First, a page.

I have been looking forward to sharing a bit more of what’s been happening on North Stradbroke Island since I shared the last glimpse a few months back.
Straddie has fast become the place I escape to as often as I can, and it also has fast become the place where I feel the most connected to my work and craft – photography.
Sometimes I’ll escape to the island on the weekends when I’m not travelling away on shoots, other times I may visit through the week if time allows.
So I thought I would share a personal visual diary into what it looks like when I come over to Straddie, so you too can see what I see!
There is something rather spiritual about travelling to a place over water. It’s cleansing and there is a sense of renewal once you arrive at your destination.
This is how it feels each and every time I park my car at the ferry terminal in Cleveland and walk onto the ferry, to start the journey over Moreton Bay to Straddie.
With each visit to the island I work – sometimes with my camera, sometimes just with my eyes.
I’m documenting and opening my heart to what is around me, both the big and the small. I’m aware and try to be completely in the moment, as I’m bringing together a forthcoming body of photographic work, created entirely on the island.
I walk off the ferry and lug my gear to a nearby grassy plot, where people park their ‘island cars’.
This is where I pick up ‘Dusty’ my 1971 Series II Land Rover which I found on Gumtree back in May. I have long loved old Land Rovers and as soon as I see her in the grassy plot I can’t help but smile and feel a sense of freedom.
There is always a chance that Dusty won’t start, but it’s never a problem. Someone always seems to appear out of nowhere to help, like some kind of Leyland Brothers adventure.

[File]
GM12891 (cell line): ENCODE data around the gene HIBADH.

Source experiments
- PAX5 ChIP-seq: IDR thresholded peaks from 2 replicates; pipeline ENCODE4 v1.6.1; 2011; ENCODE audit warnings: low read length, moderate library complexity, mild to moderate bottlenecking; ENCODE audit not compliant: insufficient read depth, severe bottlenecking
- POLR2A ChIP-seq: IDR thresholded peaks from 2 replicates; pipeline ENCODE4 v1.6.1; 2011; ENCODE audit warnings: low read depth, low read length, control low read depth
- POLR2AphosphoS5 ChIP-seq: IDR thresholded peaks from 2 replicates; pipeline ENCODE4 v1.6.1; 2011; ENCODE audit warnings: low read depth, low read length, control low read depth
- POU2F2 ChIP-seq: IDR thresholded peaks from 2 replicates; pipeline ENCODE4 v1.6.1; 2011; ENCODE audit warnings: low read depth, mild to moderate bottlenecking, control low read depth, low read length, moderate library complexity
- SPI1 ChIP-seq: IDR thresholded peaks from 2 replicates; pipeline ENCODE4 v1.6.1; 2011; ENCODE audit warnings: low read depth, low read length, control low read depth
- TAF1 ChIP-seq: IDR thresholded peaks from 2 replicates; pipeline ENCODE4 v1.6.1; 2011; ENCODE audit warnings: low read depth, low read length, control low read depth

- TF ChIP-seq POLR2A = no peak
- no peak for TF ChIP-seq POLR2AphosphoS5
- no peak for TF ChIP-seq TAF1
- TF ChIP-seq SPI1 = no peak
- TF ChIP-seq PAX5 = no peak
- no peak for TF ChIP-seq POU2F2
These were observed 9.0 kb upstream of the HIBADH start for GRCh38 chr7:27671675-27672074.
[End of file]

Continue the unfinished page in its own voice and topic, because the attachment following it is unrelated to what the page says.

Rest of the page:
Though usually I just take my time with her. Things are slower on the island and nothing can be rushed or forced, which I long for when I’m not here.
It takes about 20 minutes to drive to Point Lookout where Timothy O and I have our place.
The landscape changes dramatically on the short drive, from dense leafy tropical, to dry bush with gum trees, then to coastal shrubby wetlands. You get both the bush and the beach here.
Stradbroke Island, also known as Minjerribah is actually a sand island, and was once one large island, until one night a wild cyclone hit and the island became two, north and south, separated by fast moving tidal water.
There is a whiteish track I like to pull over and go down, just off the main drag. I love how the sunlight bounces off the lightly coloured earth and back up into the landscape, making all the colours that bit more vibrant.
The weather is the thing which keeps me in the moment here the most. Being an island, the weather changes fast.
What was good in one moment, will be gone the next. So it’s best to make the most of every weather condition – even when it’s wet, it’s beautiful.
Arriving at the Straddie house is a really special feeling. Pulling up with Dusty and opening the front door and catching the fragrance of timber in the air is so comforting.